Historic Events - Earthquakes

2012 - Victoria - Moe

This magnitude 5.4 earthquake occurred on 19 June 2012 at 8:53pm local time and was 10km southwest of Moe and 130km southeast of Melbourne. The earthquake was felt right across Victoria, with reports of it being felt from as far away as Deniliquin in NSW, around 330km from the epicentre. There were over 300 aftershocks recorded, the largest of which was a magnitude 4.4 recorded on the 20th of July 2012. The Moe earthquake was the largest earthquake recorded in Victoria since the magnitude 5.7 Mt Hotham earthquake in May 1966. From 2009 there has been an exceptionally high occurrence of seismicity related to significant earthquakes recorded in Gippsland, Victoria.

2011 - Queensland - Bowen

Isoseismal map of the Bowen earthquake. The map depicts the QLD coast from Cairns to Bundaberg and shows isoseismal zones around Bowen epicentre.  Zone IV extends from Townsville to just north of Mackay and zone III extends from Townsville and Mackay out to south of Cairns and north of Gladstone.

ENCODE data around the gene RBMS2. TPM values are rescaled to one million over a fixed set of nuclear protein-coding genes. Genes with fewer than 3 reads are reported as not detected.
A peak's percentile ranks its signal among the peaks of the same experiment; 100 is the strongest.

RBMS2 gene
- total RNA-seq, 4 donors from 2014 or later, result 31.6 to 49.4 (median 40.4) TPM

Isoseismal map of Bowen
earthquake, 16 April 2011

On Saturday, 16 April 2011, a magnitude 5.3 earthquake occurred at 3:31pm local time, located 50km west of Bowen in central Queensland, near Mount Abbot. The event was widely felt along the Queensland coast, including Cairns about 400km from the epicentre, and further west in Hughenden about 370km away. Local residents experienced significant ground-shaking, with a maximum intensity of MMI V experienced in Ravenswood and Bowen with reports of slight damage in Guthalungra and Bowen. A focal mechanism produced for the main shock indicates that movement was predominantly strike slip. Four temporary seismic stations were installed around the epicentre, recording over 300 small aftershocks in the six weeks following the main shock. Five aftershocks ranging in magnitude from ML 3.2 to 4.1 were recorded on 16, 17 and 19 April. The Bowen earthquake was the largest recorded in the region since a magnitude 5.7 earthquake occurred north of Ravenswood (about 80km west of Mount Abbot) in December 1913.